A further compelling potential explanation for the enhanced cyanobacterial growth in co-cultures lacking mussels is Transgressive Overyielding (TO)26. TO is thought to occur when the biomass production of a species community exceeds that produced by either species grown in monoculture, however examples of this are elusive26. This theory is an extension from niche theory, which argues that species must use resources in a spatiotemporally complementary manner to ensure co-existence. It may be the case that Chlorella-Synechocystis co-cultures more efficiently and extensively captured and utilised the available nutrients in the aquaria than Synechocystis in monoculture, however because total levels of P and N were not continuously measured, a definitive conclusion on the occurrence of TO cannot be drawn. Additionally, although complementarity may be observed here in allowing Synechocystis to contribute to the total biomass in a way that is potentially enhanced by the presence of Chlorella, is has been shown TO requires a greater degree of complementarity than simply allows two species to co-exist27.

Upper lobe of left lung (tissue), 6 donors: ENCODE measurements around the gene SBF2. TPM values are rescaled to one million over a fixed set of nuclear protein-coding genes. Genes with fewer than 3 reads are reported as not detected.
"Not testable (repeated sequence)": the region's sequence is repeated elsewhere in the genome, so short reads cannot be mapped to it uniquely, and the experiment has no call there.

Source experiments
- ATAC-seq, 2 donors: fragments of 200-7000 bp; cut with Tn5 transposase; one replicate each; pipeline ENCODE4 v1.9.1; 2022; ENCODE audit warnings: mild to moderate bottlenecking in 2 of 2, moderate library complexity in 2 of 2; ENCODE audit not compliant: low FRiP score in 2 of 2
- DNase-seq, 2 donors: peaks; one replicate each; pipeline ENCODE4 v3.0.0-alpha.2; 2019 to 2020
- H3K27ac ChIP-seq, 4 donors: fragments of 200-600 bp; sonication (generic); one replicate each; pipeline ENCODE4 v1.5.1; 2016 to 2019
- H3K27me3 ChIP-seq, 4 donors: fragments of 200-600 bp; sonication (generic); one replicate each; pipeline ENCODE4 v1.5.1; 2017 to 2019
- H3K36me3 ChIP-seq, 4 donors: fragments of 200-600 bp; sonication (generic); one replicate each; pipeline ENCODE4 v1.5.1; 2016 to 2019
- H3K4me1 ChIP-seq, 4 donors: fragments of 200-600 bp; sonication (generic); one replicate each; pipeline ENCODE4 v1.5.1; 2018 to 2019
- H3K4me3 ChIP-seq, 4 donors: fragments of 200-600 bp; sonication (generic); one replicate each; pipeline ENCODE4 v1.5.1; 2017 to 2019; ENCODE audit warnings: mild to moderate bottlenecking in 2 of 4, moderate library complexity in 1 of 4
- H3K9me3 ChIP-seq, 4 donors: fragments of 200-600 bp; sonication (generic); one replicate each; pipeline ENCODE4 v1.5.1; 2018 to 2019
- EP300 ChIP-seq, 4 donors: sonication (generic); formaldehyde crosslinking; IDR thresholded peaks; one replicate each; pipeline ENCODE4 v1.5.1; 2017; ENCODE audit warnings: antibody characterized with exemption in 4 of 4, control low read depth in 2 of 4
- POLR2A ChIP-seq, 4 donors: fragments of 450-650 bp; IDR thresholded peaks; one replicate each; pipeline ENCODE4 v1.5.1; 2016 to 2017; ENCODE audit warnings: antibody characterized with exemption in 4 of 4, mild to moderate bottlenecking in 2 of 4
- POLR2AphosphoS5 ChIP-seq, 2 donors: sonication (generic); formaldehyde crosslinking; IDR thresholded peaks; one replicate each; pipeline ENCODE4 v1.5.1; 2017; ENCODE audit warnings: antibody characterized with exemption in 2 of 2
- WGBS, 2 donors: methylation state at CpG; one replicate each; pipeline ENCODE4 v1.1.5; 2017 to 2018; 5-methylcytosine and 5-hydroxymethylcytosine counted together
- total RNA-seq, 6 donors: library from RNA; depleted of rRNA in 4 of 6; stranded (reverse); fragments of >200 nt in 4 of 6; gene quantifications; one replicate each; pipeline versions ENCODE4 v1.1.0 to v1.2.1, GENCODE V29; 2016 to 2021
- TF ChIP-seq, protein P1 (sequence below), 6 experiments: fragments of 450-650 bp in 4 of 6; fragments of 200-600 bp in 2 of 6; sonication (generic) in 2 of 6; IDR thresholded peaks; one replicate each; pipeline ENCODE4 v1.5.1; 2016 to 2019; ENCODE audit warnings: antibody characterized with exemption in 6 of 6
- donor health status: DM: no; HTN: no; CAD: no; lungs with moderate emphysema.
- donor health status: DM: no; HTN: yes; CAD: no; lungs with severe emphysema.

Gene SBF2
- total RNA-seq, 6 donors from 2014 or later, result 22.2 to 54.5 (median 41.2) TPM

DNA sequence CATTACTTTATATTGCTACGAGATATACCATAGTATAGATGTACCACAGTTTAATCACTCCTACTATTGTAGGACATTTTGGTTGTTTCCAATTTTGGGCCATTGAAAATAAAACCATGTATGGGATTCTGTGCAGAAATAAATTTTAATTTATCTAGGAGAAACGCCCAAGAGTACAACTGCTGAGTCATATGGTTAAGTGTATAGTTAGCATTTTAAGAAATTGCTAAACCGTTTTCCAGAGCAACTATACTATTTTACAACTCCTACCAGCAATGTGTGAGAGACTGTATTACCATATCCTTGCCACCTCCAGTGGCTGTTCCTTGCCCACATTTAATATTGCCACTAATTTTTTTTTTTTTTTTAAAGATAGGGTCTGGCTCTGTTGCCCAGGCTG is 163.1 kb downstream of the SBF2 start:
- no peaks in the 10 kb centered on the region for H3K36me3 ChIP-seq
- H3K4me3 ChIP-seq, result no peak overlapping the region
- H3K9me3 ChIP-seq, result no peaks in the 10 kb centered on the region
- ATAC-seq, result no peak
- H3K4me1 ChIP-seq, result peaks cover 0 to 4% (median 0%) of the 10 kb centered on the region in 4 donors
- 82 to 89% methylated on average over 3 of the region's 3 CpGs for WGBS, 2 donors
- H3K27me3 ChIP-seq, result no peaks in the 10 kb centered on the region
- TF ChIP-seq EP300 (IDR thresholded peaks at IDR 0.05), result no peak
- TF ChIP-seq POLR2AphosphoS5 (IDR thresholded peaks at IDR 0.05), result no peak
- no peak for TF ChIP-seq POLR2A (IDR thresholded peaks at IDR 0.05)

Effect of high P and low P treatments on algae growth

In contrast to the body of research which demonstrates the ability of zebra mussels to mask the effect of P-enrichment on algal biomass6,11,12,13, this experiment found no significant difference between algal or cyanobacterial biomass grown under different P concentrations, regardless of the presence of mussels (Table 1; Table 2). However, at least for Chlorella, this finding aligns with research undertaken by Wong et al. (2017) which looked to understand the effect on N and P ratios on biomass and lipid production28. Wong et al., (2017) observed the highest Chlorella biomass production in BBM - NcontrolPlimted growth media conditions and noted that P did not exhibit a significant effect on biomass production and that P starvation could result in higher amounts of total lipids and positively affect the lipid composition of Chlorella cultures28. This may suggest that the expected impact of nutrient loading in freshwater systems on algal biomass and the ability of zebra mussels to mask this effect will vary depending on the species of algae present in the system.

The use of zebra mussels in open raceways

Introduction of zebra mussels to algal raceways could be implemented using meshed cages, as has been suggested for the use of planktivorous fish as biocontrol agents in other studies29. This would be the optimal method for simplifying the recovery of mussel biomass from open algal raceways.